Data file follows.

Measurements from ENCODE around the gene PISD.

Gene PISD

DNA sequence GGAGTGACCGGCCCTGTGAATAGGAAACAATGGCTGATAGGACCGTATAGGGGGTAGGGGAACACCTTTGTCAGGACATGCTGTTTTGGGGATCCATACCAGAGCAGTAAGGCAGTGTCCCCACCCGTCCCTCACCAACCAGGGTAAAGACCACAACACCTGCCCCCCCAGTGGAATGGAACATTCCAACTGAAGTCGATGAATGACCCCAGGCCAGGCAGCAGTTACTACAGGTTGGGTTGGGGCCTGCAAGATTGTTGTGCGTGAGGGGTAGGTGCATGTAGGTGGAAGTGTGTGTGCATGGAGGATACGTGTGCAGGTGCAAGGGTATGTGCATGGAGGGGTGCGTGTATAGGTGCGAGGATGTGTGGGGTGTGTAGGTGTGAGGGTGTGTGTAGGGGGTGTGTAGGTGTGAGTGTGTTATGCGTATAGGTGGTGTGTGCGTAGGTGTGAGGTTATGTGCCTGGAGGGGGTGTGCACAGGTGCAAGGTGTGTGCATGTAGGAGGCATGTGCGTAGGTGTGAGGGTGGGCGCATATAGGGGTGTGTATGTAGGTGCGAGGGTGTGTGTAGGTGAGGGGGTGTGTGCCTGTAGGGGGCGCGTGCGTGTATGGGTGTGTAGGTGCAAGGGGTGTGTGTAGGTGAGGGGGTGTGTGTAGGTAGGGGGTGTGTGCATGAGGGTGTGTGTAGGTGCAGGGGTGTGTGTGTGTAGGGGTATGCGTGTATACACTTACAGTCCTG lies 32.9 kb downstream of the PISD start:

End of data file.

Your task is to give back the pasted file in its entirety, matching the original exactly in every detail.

Measurements from ENCODE around the gene PISD.

Gene PISD

DNA sequence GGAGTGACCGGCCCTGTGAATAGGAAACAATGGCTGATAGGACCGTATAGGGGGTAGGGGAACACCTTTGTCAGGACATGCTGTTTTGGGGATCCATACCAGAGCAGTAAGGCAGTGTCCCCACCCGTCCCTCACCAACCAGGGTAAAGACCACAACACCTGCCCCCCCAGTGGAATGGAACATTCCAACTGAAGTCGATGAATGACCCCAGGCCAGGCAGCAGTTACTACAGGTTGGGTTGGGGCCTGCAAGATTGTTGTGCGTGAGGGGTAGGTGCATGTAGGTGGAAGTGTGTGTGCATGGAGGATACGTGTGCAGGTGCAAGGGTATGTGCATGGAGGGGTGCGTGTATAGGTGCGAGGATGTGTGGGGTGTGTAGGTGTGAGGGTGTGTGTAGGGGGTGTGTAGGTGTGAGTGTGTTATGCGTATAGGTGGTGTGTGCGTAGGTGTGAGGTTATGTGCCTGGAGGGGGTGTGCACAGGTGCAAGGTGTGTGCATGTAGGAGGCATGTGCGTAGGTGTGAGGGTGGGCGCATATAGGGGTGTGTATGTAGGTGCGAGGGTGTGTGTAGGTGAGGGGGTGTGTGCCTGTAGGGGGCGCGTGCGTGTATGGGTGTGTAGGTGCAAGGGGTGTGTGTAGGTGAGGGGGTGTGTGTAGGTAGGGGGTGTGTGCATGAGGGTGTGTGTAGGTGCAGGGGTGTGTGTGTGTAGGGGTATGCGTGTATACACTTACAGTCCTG lies 32.9 kb downstream of the PISD start: